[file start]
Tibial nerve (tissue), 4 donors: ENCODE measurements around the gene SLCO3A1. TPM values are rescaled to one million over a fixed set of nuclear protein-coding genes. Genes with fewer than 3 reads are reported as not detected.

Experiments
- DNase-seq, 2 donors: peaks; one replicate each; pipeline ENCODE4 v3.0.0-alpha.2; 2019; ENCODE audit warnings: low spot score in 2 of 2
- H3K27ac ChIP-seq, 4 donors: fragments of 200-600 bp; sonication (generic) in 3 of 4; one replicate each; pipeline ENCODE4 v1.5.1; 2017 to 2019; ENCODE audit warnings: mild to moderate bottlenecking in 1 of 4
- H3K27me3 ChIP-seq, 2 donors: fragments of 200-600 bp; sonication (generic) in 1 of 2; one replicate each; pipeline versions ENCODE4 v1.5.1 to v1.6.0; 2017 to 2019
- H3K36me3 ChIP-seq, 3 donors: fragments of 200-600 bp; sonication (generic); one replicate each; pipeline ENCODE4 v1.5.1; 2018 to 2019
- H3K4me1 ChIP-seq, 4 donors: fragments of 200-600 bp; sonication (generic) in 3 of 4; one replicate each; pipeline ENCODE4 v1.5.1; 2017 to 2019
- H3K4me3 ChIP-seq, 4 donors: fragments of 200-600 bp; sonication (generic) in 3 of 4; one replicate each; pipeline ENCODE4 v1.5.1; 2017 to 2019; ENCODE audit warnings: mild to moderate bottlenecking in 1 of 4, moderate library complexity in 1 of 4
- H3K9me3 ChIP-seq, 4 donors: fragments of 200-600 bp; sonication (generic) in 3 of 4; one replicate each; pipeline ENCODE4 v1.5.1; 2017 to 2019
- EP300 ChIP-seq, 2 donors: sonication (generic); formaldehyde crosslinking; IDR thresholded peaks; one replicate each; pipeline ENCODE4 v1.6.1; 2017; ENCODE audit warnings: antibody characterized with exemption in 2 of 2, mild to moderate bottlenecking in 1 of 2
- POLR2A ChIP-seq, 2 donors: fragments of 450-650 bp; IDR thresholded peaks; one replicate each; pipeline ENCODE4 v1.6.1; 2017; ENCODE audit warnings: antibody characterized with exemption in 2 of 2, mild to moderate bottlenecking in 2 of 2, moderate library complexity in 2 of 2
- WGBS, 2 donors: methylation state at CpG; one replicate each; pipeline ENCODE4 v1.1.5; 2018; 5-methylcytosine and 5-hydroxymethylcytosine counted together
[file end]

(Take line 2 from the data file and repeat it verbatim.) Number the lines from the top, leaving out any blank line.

Experiments